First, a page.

F am i ly M at te r s Setting Up Crib (Again) As a foster parent, I don’t need instructions to set up and tear down a crib. Honestly, it isn’t a simple process. You need a drill and all kinds of hex key tools. But this thing has been up and down enough times that my husband and I can say, “We gotta get Crib out again,” and an hour later, there’s the Crib. Boom. We bought the crib when we were pregnant for the first time, almost ten years ago now. So exciting! We set it up carefully, my husband following the instructions for the first time in his life because I was being a fanatic about safety. Then we did the thing where you try really hard to shake it apart, and when nothing clangs to the floor, you nod at each other like, yeah, nothing’s going to tear this monument apart. Our nine-year-old slept in the Crib in our old house for a while, then I cried the day I went in to get him from nap and he had chewed up the sides. I was heartbroken. Poor Crib!
that pain is still a little fresh even a year later. I don’t yet have a lot of words to describe that experience. Bittersweet. Now, the Crib has stood solidly empty since last July as a salve for formerly-big-brother who was now missing his smaller counterpart. He solidly refused to have the Crib taken away, preferring to sleep with the empty Crib than all alone. The Crib was empty and quiet for nine months. We only recently decided it was time to put the it back in the attic, adding a set of bunk beds in his place. Goodbye, Crib. Now the phone rings. And so it begins again.
Truth is, I was pregnant again and was picturing a new baby in this now less-than-pristine wooden Crib, and it made me angry. Turns out, she would never get the chance to sleep in the Crib, just safely in the arms of Jesus.
No one can stand an empty Crib, especially one that was to be filled, so we converted it to a toddler bed. A few years later, we were about to move and I was pregnant again, high-risk, and all of a sudden, I was recovering from a month-early C-section instead of helping our whole family move our house. I never got to say goodbye to the old house, but the Crib turned up in the new place with a new baby in it. I don’t honestly know who set it up that time. But here was the Crib, ready to cradle another baby.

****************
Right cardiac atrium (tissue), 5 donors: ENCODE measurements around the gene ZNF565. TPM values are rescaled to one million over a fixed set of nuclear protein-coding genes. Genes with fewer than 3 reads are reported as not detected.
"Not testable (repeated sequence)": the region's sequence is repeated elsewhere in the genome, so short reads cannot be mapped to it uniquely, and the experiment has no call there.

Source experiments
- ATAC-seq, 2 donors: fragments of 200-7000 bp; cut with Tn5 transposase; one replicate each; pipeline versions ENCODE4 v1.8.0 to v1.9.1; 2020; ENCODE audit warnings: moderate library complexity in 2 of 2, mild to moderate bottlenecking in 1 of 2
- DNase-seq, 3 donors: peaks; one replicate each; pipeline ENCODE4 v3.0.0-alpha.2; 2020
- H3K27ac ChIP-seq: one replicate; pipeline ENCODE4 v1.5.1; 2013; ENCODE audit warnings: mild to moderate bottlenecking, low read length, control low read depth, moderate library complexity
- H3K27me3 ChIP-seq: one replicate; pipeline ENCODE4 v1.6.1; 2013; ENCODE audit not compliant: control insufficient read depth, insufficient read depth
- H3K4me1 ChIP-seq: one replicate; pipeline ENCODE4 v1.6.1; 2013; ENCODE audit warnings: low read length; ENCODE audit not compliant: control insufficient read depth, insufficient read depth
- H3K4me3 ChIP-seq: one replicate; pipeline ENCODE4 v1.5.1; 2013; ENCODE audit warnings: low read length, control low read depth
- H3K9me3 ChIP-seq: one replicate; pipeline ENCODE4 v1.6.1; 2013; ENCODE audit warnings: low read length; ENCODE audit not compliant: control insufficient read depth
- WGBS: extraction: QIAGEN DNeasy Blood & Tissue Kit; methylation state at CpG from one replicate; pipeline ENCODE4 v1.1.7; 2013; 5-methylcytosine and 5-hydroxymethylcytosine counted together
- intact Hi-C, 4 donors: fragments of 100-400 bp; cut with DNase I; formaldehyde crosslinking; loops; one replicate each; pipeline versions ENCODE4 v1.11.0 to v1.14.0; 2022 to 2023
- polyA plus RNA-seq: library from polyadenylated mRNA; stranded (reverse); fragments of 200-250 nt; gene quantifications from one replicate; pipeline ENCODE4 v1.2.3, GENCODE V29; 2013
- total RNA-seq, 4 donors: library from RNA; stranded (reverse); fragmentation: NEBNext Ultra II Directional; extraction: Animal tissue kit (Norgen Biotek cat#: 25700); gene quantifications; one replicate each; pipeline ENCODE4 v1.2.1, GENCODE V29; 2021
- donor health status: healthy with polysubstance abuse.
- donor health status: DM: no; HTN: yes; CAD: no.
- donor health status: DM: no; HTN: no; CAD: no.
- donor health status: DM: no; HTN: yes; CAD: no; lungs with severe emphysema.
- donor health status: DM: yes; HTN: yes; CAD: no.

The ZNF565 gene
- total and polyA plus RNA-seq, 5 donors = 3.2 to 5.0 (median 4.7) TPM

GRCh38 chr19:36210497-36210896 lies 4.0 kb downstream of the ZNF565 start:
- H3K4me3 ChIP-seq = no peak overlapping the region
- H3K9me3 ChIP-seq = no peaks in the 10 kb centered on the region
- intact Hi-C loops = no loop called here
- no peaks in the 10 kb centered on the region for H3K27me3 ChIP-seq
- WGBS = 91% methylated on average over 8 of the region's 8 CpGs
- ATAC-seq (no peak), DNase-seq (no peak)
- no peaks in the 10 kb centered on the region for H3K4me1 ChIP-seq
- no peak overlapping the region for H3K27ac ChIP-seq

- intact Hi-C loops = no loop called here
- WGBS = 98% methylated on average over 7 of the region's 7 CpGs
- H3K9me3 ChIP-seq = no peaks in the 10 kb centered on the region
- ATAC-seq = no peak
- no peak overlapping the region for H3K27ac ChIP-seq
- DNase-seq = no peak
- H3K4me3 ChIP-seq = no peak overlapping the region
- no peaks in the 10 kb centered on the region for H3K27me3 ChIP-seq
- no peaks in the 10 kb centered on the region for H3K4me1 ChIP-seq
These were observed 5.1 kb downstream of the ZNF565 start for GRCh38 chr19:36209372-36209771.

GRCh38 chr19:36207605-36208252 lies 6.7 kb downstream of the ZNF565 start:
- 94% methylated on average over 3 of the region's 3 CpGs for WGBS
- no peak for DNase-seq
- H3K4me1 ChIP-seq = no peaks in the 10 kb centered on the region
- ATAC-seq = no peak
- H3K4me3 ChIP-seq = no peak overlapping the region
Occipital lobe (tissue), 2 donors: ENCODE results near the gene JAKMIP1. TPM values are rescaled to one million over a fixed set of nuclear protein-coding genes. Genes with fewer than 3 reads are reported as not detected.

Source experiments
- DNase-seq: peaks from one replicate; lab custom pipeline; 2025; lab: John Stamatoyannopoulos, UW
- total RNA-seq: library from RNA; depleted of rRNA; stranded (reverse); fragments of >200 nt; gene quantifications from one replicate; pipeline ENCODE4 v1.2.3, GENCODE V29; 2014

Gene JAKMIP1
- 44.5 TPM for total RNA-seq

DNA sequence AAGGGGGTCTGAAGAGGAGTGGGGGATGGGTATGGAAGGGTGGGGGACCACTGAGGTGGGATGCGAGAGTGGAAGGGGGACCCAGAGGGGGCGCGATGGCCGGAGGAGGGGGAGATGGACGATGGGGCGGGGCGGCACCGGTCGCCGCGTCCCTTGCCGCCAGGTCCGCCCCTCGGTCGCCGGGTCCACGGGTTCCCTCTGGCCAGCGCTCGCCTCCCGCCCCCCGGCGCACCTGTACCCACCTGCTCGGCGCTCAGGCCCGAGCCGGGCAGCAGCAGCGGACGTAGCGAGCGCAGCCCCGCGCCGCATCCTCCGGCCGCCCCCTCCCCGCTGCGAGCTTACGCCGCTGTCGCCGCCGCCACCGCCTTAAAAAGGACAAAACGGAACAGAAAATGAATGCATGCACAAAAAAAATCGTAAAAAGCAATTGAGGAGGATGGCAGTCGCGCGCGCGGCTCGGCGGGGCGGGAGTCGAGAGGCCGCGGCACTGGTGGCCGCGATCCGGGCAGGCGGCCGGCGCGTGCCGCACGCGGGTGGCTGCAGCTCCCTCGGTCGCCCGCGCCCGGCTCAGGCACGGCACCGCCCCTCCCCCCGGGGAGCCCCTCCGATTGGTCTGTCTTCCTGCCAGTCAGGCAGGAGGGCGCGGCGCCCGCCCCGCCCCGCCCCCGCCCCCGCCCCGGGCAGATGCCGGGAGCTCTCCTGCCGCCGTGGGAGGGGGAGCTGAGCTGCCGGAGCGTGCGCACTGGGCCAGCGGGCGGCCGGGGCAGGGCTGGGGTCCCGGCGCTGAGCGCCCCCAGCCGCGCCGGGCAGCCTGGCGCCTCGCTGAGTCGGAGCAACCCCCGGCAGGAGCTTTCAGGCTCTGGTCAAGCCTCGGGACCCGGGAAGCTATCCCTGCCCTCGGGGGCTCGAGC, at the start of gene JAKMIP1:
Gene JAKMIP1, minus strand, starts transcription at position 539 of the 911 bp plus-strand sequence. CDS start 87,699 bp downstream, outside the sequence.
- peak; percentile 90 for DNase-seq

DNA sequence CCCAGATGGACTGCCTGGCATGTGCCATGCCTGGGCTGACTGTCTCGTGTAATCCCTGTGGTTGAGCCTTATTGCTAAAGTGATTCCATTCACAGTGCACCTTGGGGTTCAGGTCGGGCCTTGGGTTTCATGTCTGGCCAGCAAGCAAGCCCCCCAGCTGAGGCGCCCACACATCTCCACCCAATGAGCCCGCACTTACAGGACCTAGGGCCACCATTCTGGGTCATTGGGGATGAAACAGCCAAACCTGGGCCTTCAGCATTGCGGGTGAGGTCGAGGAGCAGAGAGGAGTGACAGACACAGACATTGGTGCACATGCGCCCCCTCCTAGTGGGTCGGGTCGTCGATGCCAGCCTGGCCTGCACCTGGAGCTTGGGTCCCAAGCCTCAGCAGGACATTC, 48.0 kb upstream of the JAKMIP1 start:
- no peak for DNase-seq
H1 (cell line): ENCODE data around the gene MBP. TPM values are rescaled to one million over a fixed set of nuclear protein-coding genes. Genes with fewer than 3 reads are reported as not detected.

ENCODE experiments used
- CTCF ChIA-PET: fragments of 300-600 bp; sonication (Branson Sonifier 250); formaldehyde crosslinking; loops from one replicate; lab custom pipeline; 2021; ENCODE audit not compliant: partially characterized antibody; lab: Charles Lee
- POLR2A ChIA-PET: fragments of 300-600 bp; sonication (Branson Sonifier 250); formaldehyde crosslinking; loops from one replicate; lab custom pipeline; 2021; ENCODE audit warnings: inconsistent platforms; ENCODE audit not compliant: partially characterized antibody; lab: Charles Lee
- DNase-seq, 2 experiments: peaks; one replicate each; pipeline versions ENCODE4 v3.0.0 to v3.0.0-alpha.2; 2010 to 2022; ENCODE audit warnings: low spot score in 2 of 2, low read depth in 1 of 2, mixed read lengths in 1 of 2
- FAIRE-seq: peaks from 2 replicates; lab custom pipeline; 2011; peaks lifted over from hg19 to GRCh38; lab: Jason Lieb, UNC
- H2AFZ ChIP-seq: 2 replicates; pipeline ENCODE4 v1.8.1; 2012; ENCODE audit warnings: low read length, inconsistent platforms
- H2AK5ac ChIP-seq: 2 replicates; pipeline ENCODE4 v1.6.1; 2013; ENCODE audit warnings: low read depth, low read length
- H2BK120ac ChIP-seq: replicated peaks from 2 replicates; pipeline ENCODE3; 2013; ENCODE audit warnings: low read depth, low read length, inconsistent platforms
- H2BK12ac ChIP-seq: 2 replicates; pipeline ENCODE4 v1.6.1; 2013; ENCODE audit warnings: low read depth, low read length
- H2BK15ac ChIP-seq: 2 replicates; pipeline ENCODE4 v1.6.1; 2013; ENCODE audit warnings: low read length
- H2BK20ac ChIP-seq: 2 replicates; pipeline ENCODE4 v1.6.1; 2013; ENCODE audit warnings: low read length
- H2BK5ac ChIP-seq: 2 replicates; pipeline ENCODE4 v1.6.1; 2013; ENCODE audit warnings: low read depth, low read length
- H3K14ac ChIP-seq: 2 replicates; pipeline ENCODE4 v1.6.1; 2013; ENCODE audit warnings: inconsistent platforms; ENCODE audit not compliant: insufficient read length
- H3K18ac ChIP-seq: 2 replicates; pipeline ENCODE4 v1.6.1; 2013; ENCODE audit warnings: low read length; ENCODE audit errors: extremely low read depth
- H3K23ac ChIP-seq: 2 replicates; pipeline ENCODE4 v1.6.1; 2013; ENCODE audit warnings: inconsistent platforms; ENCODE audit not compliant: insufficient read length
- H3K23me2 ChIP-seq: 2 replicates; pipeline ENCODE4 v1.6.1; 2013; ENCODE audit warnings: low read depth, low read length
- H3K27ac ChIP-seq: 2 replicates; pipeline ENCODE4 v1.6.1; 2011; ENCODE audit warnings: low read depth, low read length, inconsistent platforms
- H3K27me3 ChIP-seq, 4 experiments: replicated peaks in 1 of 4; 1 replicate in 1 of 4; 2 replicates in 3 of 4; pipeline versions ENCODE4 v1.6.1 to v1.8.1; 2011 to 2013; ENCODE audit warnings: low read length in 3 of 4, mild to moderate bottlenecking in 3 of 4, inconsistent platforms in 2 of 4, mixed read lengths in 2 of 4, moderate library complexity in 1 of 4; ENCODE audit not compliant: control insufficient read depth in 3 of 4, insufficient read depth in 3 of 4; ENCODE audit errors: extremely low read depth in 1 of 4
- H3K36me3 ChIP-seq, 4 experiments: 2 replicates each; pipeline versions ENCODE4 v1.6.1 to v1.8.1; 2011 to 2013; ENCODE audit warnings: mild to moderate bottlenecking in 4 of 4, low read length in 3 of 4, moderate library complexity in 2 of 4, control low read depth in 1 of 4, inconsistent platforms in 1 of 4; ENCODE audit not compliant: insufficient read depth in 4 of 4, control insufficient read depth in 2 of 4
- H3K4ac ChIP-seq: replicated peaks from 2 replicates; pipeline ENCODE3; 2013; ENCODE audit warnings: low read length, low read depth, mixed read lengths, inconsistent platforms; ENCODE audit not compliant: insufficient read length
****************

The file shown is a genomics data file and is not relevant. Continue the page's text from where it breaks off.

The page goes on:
— Kelley Rose Waller and her husband Matt are foster parents and have two biological sons. She is the vice president of Masterpiece Marketing in Lancaster, PA. Her second novel, Going Back Cold, will be released in October 1, 2019. Read more at www.kelleyrosewaller.com.
Just three short months after that, we got our first foster placement of a newborn and an eleven-month old, and suddenly the Crib had a bunch of co-workers! People said we looked like a daycare with now three cribs and a barely four-year-old just adjusting to life in a big boy bed. Looking back, the Crib likely felt like he had it easy, as his occupant was a sweet sleeper, and the other two babies (who were in the midst of one of their young lives’ great traumas) were experiencing physical symptoms and emotions they didn’t understand. Endless crying and thrashing with all the strength their tiny bodies could muster probably made the Bonus Cribs shudder. Truthfully, the Bonus Cribs saw a lot of sadness, but—I hope and pray— maybe the beginning seed of some healing, too. After we returned to a family of just four, the Crib became a toddler bed again briefly, then did a brief stint in the attic. The Crib was probably lonely, but not for long. Another call and another baby, this one a micropreemie full of medical needs and uncertainty. But, oh—did that boy grow! Did he amaze us? Every. Single. Day.
Hey, Crib? It’s me. I have the hex keys and the drill. I’ll see you in an hour.
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As micropreemie turned into best-little-brother and precocious toddler, the Crib had to be moved into big brother’s room—inseparable little buddies— because it was better to have the Crib in the same room than risk anyone climbing out of (or into!) the Crib to share the night. The Crib must have felt so much love in those cuddles. That particular Crib occupant left us to live instead with his birth family, and
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